• 2018-07
  • 2019-04
  • 2019-05
  • 2019-06
  • 2019-07
  • 2019-08
  • 2019-09
  • 2019-10
  • 2019-11
  • 2019-12
  • 2020-01
  • 2020-02
  • 2020-03
  • 2020-04
  • 2020-05
  • 2020-06
  • 2020-07
  • 2020-08
  • Inappropriate heme metabolism has been linked to


    Inappropriate heme metabolism has been linked to several neuropsychiatric disorders. In the hippocampi of Alzheimer\'s disease (AD) patients, for example, heme was found to binds intracellular amyloid β (Aβ), resulting in reduced heme bioavailability and its functional deficiency (Atamna and Frey, 2004). Heme Oxygenase-1 (HO-1), the heme catabolic rate limiting enzyme, was found to be overexpressed in the cerebral cortex and hippocampus of individuals with AD (Barone et al., 2012, Smith et al., 1994), the substantia nigra of Parkinson\'s disease (PD) patients (Schipper et al., 1998) and its mRNA was overexpressed in the prefrontal cortex of patients with SZ (Prabakaran et al., 2004). These data suggest an increase in HO-1 activity in the pathophysiology of several neuropsychiatric disorders. Furthermore, neuroporphyria, a condition in which heme levels are scarce, is characterized by psychiatric manifestations several are similar to SZ Milnacipran HCl such as psychosis, hallucinations and paranoia as well as anxiety, insomnia and depression (Anderson et al., 2001). As heme is associated with both neuropsychiatric pathology and the mitochondria, we hypothesize that alterations in Co-I may affect heme metabolism in SZ.
    Experimental procedures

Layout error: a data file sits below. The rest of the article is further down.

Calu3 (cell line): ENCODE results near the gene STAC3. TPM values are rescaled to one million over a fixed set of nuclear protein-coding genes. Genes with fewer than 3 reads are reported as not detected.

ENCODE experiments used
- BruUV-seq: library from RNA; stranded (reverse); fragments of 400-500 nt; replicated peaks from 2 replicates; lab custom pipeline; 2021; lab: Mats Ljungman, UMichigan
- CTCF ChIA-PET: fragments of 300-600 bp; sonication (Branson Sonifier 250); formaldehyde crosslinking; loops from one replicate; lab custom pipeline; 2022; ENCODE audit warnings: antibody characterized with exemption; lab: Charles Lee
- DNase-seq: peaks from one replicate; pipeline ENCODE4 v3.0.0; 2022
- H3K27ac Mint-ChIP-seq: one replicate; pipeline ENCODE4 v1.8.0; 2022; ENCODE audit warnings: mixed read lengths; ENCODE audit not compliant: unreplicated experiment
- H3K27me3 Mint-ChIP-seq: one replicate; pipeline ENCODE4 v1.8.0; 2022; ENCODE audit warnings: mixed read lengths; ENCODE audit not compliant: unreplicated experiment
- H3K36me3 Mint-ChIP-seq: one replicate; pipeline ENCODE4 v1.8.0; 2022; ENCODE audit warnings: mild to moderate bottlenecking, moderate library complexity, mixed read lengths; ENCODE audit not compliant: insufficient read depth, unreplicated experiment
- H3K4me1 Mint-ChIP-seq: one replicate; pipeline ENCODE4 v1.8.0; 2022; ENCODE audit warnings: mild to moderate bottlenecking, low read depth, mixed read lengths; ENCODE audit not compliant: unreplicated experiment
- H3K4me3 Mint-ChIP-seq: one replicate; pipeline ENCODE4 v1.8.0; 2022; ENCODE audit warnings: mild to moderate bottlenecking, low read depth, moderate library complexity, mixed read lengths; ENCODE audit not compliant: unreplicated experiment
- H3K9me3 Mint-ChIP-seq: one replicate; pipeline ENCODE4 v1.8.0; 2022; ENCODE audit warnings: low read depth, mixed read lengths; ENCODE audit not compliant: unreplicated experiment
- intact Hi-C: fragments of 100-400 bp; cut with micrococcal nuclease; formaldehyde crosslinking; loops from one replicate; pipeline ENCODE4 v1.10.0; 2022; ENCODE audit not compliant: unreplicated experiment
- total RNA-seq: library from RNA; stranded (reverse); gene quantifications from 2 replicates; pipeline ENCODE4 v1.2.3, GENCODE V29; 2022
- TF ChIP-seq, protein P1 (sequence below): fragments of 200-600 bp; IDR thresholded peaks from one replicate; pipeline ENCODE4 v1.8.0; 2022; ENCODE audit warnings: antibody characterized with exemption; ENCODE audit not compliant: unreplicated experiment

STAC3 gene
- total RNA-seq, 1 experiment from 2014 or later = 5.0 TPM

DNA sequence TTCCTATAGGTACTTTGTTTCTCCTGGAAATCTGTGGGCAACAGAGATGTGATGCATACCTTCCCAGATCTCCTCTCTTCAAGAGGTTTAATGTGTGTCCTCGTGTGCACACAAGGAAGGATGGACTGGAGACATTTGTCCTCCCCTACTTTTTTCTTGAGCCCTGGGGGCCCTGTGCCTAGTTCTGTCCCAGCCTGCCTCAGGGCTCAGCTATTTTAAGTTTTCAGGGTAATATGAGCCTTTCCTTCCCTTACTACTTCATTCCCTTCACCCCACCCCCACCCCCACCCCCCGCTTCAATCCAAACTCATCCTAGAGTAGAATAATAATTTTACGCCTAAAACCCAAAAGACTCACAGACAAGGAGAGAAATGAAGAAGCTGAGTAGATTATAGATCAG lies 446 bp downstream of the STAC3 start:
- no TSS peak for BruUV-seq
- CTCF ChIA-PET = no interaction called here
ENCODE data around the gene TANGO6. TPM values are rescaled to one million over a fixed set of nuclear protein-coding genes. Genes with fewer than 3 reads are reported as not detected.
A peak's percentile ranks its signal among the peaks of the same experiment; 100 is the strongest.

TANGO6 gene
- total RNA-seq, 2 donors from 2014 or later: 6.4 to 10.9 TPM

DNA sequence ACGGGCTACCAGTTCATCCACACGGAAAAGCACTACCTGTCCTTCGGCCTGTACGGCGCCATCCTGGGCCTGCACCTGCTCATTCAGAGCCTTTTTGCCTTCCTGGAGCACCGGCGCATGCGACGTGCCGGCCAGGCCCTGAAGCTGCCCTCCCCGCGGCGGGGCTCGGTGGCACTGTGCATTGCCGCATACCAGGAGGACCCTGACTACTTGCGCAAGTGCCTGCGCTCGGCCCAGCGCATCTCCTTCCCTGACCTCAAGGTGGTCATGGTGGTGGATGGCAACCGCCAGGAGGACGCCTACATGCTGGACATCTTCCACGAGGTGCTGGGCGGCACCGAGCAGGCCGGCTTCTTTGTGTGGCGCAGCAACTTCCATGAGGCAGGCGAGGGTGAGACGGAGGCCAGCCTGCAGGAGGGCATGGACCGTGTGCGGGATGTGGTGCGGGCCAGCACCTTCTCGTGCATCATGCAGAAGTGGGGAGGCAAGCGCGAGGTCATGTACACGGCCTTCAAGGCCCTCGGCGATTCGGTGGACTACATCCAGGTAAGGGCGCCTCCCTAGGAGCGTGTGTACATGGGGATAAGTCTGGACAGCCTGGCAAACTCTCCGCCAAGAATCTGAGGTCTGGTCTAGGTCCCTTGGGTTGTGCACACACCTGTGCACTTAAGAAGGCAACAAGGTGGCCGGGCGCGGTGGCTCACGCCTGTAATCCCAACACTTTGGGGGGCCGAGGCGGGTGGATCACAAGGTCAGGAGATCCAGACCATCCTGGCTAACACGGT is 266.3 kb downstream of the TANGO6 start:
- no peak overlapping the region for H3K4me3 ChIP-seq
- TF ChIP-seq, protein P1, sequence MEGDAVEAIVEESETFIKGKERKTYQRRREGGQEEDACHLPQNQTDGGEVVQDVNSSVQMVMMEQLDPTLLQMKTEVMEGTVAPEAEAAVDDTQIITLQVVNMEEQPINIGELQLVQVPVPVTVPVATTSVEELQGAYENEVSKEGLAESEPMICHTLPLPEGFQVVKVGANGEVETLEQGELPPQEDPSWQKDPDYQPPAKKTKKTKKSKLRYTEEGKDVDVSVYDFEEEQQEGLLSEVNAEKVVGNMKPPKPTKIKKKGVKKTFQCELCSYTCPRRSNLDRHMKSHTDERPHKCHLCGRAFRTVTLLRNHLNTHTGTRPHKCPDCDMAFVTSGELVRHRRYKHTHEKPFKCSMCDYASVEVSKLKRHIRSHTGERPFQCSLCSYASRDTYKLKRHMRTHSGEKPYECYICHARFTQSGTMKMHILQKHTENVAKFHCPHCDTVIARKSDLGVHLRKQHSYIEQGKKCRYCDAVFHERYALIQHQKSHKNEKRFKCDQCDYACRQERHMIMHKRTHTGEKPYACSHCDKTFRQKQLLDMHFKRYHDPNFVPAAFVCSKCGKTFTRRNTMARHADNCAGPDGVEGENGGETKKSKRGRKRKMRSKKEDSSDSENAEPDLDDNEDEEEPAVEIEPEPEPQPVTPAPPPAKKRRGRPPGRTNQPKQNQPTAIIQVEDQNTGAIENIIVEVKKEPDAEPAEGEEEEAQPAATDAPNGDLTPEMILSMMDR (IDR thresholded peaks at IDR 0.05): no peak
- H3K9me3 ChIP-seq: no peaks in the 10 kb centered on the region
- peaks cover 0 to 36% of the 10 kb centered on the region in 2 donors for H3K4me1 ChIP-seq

Discussion Mitochondrial dysfunction has been repeatedly reported in SZ, and genetic, molecular and biochemical impairments in Co-I are consistently reported in various Milnacipran HCl and somatic cells of SZ patients (Ben-Shachar et al., 1999; Bergman and Ben-Shachar, 2016a, Bergman and Ben-Shachar, 2016b; Cavelier et al., 1995, Dror et al., 2002, Gubert et al., 2013, Maurer et al., 2001, Prince et al., 1999). A major obstacle in SZ research is the limited accessibility of the brain. LCLs have been shown to retain many SZ-related abnormalities including those of the mitochondria and unlike fresh lymphocytes have been suggested as a medication-free peripheral cell model for SZ and other disorders (Gangadhar et al., 2004, Sei et al., 2007, Washizuka et al., 2009). Therefore, SZ- derived LCLs, which have repeatedly shown to have impaired Co-I activity and reduced oxygen consumption rates (Robicsek et al., 2018, Rosenfeld et al., 2011) were used in this study. It was previously shown that EBV viral load and ATP levels in LCLs used as covariates in gene expression analyses, can affect gene expression (Choy et al., 2008). We have previously shown that there was no significant difference in EBV viral load between our SZ and healthy subjects derived LCLs (Rosenfeld et al., 2011). In addition, in contrast to gene experiments in which every LCL is used once, we have repeated each experiment several times and used different LCLs, minimizing the effects of EBV viral load and ATP levels on our outcomes. Here we show that the CoI deficiency is associated with alterations in heme metabolism and signaling. In the SZ-derived cell lines a 20% reduction in cellular heme levels were observed, while its levels in SZ-derived isolated mitochondria was similar to the control. Reduced cellular heme is in complement with previous reports indicating reduced heme levels in disorders exhibiting SZ-like symptomology such as porphyria (Homedan et al., 2014) and Co-I deficiencies (Gielisch and Meierhofer, 2015). Unchanged mitochondrial heme is in line with unaltered protein and mRNA levels of the mitochondrial heme synthesis rate-limiting enzyme ∆-ALAS1 in SZ-derived cells and unaltered levels and activity of complex IV (Ben-Shachar et al., 1999), which contains two hemes, cytochrome a and a3. These data suggest that heme biosynthesis pathway is unaffected, while cytosolic heme metabolism is abnormal in SZ derived cells. Indeed, elevated HO-1 protein and mRNA were witnessed, suggesting increased heme degradation in these cells. It was previously shown that selective overexpression of HO-1 in astrocytes of GFAP HMOX1 transgenic mice resulted in subcortical mitochondrial autophagy and SZ-like behaviors (Song et al., 2012). In contrast, it was reported that overexpression of HO1 protects the heart from oxidative injury by regulating mitochondrial quality control, upregulating the expression of genes involved in mitochondrial biogenesis and fusion and downregulating those involved in fission (Hull et al., 2016). Other showed that in cells, inhibition of HO1 prevents mitochondria associated protection by an antioxidant (Duarte et al., 2018). In addition, a growing number of studies report alteration of HO-1 expression and activity in neuropsychiatric disorders (Barone et al., 2012, Prabakaran et al., 2004, Schipper et al., 1998, Smith et al., 1994). Taken together, these findings suggest an intricate mechanism underlying the reciprocal interaction between mitochondria or CoI and HO1 in general and in SZ in particular.